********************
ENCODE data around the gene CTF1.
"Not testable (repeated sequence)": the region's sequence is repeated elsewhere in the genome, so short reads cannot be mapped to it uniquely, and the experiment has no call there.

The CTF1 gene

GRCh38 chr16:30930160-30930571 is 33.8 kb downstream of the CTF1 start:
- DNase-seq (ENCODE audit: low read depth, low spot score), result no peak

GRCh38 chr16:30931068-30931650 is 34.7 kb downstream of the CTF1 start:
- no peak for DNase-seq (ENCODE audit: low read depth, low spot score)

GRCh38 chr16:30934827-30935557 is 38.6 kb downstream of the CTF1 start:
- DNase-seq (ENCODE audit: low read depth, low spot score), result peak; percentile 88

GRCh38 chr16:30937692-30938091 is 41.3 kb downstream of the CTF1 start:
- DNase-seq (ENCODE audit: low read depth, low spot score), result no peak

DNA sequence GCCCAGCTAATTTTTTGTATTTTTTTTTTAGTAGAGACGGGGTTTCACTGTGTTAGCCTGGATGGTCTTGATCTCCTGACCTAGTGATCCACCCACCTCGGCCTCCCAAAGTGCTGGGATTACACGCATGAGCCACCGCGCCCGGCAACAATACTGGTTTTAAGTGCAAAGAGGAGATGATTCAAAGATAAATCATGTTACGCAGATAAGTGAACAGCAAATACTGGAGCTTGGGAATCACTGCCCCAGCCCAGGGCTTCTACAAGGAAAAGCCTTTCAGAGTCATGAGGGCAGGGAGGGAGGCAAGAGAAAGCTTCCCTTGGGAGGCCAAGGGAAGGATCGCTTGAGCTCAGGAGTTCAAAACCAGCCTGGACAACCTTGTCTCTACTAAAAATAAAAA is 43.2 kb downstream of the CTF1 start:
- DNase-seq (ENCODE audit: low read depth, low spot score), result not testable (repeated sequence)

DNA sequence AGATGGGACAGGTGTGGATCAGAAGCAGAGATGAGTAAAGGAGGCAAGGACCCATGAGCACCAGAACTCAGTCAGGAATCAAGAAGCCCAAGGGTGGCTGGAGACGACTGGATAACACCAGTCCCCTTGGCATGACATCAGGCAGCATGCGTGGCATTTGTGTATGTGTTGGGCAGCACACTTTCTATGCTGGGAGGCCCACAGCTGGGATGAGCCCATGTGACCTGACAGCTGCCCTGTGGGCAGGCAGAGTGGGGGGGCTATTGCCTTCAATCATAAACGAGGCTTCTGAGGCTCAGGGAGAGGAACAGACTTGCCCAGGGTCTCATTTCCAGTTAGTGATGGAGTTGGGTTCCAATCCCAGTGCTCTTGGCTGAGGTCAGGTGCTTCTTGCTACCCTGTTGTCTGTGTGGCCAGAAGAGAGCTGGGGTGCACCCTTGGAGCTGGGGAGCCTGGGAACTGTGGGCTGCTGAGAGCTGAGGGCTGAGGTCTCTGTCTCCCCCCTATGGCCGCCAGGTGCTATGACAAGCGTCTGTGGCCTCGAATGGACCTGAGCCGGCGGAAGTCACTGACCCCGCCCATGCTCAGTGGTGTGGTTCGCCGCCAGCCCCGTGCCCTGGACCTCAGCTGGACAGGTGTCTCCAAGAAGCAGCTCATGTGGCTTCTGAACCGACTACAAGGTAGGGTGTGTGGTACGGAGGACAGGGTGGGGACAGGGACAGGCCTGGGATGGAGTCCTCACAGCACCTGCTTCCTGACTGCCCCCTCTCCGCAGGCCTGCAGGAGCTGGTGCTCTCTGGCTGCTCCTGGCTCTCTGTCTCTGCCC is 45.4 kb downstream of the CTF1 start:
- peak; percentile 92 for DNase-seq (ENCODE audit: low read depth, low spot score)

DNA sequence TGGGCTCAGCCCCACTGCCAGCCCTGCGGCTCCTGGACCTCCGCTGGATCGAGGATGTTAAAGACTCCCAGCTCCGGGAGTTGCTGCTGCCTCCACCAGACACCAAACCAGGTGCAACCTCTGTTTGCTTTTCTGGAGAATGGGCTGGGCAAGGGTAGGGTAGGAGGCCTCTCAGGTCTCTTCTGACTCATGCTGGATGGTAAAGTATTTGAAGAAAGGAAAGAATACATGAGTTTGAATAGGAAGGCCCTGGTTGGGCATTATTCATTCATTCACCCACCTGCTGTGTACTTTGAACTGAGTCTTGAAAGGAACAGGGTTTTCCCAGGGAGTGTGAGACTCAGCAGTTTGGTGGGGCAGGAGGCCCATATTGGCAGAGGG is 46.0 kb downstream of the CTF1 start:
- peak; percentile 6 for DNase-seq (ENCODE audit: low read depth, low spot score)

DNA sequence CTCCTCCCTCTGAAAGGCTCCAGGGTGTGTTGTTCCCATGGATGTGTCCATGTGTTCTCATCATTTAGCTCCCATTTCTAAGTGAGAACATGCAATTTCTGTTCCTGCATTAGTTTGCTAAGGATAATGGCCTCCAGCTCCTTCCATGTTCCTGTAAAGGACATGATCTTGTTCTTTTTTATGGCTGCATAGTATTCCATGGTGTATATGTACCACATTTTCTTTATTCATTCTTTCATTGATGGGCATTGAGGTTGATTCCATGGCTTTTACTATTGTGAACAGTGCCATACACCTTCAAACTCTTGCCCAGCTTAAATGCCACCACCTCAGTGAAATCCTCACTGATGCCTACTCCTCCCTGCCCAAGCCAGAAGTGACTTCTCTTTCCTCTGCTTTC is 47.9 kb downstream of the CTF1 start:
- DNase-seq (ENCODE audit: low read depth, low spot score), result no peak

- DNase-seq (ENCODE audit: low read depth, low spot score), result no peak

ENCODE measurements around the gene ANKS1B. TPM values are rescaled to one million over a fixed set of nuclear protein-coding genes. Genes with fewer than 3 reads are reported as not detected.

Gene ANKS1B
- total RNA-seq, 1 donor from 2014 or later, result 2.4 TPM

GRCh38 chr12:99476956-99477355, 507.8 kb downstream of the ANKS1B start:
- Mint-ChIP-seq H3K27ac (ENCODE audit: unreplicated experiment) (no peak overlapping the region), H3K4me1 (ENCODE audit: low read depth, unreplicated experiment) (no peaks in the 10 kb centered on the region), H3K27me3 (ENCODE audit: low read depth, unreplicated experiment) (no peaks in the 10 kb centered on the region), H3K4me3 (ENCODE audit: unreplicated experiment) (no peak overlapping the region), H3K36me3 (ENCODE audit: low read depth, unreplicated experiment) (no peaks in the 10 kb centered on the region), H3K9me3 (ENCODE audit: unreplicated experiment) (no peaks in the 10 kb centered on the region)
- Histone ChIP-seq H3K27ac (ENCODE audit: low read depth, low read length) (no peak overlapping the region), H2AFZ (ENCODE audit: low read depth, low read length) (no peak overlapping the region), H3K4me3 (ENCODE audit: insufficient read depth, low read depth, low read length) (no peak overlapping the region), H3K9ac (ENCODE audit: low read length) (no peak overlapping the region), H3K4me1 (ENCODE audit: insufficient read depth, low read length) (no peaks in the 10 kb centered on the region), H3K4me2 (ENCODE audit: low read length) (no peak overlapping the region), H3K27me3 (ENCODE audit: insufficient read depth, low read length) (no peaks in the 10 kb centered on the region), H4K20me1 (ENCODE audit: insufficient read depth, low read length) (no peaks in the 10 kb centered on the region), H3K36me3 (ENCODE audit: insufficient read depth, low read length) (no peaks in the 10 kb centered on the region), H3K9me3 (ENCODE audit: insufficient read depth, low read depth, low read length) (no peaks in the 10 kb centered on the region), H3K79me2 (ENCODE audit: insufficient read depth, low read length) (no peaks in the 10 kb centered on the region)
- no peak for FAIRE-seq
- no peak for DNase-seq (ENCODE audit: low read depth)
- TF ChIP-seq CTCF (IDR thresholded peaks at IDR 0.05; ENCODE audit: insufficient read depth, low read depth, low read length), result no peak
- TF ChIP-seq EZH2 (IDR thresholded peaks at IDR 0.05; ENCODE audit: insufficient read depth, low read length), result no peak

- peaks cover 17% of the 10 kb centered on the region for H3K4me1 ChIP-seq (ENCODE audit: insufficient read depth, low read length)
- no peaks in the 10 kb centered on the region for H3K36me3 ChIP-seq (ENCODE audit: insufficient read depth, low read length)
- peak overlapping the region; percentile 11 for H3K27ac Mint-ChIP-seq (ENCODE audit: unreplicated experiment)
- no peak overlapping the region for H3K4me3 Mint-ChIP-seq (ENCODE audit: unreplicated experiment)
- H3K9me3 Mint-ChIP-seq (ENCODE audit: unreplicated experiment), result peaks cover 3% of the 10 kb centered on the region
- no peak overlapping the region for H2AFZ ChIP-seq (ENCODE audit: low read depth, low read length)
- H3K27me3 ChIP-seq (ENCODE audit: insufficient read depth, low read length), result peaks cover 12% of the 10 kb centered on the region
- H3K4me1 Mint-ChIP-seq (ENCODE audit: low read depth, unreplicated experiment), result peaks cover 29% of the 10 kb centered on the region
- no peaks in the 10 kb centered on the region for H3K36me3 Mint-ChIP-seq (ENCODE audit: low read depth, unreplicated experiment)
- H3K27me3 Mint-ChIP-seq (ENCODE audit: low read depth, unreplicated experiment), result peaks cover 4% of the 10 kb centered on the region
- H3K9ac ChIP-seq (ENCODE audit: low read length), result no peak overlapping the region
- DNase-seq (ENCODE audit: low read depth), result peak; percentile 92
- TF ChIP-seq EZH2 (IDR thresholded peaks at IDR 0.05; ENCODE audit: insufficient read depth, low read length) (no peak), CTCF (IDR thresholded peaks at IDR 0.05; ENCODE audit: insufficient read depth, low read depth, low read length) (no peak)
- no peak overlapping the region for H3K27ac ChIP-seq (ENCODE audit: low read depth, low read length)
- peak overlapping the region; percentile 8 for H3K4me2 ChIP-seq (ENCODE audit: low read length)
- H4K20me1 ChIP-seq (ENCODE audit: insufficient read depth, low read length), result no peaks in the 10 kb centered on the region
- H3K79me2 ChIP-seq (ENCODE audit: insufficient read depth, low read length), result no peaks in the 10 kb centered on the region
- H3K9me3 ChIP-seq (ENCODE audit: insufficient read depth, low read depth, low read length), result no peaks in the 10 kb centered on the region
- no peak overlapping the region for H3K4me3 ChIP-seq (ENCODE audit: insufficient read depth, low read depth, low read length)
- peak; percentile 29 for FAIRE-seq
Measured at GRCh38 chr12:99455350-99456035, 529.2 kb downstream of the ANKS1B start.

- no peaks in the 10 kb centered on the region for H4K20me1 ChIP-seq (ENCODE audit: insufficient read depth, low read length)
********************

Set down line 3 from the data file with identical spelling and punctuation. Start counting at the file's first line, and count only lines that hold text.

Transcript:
The CTF1 gene